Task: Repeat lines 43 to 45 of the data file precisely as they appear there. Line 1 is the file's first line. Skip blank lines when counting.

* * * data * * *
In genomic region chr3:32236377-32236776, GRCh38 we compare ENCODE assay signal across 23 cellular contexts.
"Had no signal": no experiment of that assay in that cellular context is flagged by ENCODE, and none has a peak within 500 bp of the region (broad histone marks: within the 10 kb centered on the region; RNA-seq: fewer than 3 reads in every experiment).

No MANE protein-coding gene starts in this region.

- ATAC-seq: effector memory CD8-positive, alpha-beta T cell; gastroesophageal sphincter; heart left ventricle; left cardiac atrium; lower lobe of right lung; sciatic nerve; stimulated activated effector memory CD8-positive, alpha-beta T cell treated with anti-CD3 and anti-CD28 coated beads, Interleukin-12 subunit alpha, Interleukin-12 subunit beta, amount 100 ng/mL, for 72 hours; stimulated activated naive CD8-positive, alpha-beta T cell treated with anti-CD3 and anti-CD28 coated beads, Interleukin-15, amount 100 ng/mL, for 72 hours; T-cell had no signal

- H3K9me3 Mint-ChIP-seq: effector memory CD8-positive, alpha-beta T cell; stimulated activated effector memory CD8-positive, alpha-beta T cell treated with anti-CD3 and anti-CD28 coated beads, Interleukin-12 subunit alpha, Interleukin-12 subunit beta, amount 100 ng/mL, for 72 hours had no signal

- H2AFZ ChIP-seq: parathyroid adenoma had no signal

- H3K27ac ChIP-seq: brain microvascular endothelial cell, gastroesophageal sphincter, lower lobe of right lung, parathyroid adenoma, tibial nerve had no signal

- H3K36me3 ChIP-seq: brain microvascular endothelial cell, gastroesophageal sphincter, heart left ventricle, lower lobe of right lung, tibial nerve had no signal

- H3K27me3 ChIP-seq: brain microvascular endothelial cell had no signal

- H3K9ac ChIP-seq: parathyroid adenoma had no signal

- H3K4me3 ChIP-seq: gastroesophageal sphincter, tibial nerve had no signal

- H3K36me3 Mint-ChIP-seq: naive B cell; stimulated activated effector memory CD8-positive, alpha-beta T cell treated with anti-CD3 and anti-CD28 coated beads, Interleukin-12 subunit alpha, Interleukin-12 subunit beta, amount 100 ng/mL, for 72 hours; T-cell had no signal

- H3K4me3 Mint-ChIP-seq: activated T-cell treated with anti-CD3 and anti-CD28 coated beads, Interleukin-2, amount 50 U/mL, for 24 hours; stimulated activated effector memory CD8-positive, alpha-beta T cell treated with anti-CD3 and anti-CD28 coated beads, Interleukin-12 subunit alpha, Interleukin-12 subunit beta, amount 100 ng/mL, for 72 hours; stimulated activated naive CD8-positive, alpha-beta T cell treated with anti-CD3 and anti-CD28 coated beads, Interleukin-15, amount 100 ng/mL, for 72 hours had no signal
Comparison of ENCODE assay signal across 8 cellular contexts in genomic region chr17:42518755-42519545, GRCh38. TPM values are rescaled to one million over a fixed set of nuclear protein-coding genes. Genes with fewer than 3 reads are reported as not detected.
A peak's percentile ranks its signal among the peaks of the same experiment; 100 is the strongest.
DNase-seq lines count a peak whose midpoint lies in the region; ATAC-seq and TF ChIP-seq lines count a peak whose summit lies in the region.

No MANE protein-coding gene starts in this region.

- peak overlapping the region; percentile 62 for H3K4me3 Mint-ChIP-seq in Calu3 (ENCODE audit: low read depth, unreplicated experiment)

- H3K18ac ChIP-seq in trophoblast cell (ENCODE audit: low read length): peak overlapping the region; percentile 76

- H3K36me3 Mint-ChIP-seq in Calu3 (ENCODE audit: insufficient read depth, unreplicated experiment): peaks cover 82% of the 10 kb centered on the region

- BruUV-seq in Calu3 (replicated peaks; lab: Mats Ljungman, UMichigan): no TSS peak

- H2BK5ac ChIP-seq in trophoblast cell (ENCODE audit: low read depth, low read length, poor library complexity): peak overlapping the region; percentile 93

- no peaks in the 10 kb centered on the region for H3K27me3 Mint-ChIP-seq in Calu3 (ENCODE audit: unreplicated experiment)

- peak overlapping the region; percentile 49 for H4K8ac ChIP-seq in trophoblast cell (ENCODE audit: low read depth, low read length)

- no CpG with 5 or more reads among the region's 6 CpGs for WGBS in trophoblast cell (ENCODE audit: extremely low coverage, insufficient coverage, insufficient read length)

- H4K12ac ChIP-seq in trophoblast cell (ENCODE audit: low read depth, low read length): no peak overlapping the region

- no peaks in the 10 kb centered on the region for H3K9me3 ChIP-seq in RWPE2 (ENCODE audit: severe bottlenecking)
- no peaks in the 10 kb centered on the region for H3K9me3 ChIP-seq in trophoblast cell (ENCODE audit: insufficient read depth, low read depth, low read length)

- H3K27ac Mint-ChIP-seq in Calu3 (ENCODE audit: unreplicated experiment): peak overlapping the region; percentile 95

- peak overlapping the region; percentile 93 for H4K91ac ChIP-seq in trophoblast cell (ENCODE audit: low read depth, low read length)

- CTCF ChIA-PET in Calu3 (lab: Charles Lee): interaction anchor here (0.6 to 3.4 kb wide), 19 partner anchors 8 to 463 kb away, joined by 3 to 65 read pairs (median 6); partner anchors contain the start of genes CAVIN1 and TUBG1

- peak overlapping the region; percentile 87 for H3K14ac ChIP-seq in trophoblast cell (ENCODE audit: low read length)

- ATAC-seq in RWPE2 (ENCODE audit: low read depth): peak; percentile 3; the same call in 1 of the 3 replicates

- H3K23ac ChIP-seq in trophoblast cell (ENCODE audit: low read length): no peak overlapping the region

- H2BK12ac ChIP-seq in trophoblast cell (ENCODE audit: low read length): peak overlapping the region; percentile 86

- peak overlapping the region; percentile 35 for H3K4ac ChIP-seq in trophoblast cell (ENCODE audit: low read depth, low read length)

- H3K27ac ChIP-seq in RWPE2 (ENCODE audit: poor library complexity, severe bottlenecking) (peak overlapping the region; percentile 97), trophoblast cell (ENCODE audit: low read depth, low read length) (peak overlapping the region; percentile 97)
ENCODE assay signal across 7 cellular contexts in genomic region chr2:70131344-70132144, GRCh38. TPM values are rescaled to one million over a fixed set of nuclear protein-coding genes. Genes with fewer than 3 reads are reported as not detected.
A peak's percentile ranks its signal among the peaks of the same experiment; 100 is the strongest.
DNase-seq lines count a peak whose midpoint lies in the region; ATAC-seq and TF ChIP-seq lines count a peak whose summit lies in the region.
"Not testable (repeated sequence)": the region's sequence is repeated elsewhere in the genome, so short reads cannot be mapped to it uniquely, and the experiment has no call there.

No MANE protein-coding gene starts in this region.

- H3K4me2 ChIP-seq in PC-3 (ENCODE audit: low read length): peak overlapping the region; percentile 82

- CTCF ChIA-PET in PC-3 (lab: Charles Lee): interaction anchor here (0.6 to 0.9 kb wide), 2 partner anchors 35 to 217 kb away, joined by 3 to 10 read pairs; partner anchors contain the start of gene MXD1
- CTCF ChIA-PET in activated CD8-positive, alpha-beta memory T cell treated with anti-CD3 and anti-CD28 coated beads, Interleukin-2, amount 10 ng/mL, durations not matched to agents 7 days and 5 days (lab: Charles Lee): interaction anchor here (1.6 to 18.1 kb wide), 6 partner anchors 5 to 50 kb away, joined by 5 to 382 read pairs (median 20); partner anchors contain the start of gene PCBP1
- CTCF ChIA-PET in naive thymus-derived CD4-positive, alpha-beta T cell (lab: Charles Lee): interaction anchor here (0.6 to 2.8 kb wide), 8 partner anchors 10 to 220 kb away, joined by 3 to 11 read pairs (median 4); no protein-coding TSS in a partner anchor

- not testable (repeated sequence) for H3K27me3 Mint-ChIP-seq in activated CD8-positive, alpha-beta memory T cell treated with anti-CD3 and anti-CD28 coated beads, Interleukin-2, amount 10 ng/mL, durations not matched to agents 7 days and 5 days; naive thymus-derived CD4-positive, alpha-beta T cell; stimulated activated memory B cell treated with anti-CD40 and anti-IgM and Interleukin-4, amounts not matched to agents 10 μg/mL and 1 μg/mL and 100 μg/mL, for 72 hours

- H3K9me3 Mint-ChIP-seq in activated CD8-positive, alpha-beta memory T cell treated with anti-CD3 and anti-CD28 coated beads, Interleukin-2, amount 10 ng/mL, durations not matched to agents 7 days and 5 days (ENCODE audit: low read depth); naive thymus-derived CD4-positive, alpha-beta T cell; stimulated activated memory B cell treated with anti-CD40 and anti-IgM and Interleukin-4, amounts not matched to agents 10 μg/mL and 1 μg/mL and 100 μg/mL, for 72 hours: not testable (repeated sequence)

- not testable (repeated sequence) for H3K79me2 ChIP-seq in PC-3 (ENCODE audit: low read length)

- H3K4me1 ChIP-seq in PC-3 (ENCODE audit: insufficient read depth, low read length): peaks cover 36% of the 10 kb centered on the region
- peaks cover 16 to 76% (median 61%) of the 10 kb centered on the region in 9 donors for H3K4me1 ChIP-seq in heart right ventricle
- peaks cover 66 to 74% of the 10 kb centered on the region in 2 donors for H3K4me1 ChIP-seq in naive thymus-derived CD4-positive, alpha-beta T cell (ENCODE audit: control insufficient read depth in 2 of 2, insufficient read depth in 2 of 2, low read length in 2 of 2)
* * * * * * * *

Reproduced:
- H3K4me2 ChIP-seq in PC-3 (ENCODE audit: low read length): peak overlapping the region; percentile 82

- CTCF ChIA-PET in PC-3 (lab: Charles Lee): interaction anchor here (0.6 to 0.9 kb wide), 2 partner anchors 35 to 217 kb away, joined by 3 to 10 read pairs; partner anchors contain the start of gene MXD1
- CTCF ChIA-PET in activated CD8-positive, alpha-beta memory T cell treated with anti-CD3 and anti-CD28 coated beads, Interleukin-2, amount 10 ng/mL, durations not matched to agents 7 days and 5 days (lab: Charles Lee): interaction anchor here (1.6 to 18.1 kb wide), 6 partner anchors 5 to 50 kb away, joined by 5 to 382 read pairs (median 20); partner anchors contain the start of gene PCBP1